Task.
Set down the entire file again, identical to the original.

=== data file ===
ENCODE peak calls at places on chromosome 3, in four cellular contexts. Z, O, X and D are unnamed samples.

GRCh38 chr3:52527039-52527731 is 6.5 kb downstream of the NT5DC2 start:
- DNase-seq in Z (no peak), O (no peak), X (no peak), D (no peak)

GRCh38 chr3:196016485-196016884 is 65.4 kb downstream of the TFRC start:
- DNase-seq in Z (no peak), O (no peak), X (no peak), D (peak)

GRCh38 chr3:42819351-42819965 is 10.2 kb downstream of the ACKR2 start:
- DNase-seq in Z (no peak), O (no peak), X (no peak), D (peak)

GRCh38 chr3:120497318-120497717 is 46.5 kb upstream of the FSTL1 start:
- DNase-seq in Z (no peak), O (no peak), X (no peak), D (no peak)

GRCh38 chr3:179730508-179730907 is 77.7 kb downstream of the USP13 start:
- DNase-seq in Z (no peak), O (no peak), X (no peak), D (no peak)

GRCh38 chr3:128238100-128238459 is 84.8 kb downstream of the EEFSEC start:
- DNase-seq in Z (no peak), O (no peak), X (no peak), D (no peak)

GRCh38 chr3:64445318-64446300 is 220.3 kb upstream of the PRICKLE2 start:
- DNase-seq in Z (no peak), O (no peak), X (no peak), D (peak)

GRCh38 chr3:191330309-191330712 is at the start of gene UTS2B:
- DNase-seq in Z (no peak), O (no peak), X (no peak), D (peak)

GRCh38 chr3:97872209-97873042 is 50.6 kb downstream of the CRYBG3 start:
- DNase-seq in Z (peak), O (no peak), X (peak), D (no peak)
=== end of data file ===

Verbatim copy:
ENCODE peak calls at places on chromosome 3, in four cellular contexts. Z, O, X and D are unnamed samples.

GRCh38 chr3:52527039-52527731 is 6.5 kb downstream of the NT5DC2 start:
- DNase-seq in Z (no peak), O (no peak), X (no peak), D (no peak)

GRCh38 chr3:196016485-196016884 is 65.4 kb downstream of the TFRC start:
- DNase-seq in Z (no peak), O (no peak), X (no peak), D (peak)

GRCh38 chr3:42819351-42819965 is 10.2 kb downstream of the ACKR2 start:
- DNase-seq in Z (no peak), O (no peak), X (no peak), D (peak)

GRCh38 chr3:120497318-120497717 is 46.5 kb upstream of the FSTL1 start:
- DNase-seq in Z (no peak), O (no peak), X (no peak), D (no peak)

GRCh38 chr3:179730508-179730907 is 77.7 kb downstream of the USP13 start:
- DNase-seq in Z (no peak), O (no peak), X (no peak), D (no peak)

GRCh38 chr3:128238100-128238459 is 84.8 kb downstream of the EEFSEC start:
- DNase-seq in Z (no peak), O (no peak), X (no peak), D (no peak)

GRCh38 chr3:64445318-64446300 is 220.3 kb upstream of the PRICKLE2 start:
- DNase-seq in Z (no peak), O (no peak), X (no peak), D (peak)

GRCh38 chr3:191330309-191330712 is at the start of gene UTS2B:
- DNase-seq in Z (no peak), O (no peak), X (no peak), D (peak)

GRCh38 chr3:97872209-97873042 is 50.6 kb downstream of the CRYBG3 start:
- DNase-seq in Z (peak), O (no peak), X (peak), D (no peak)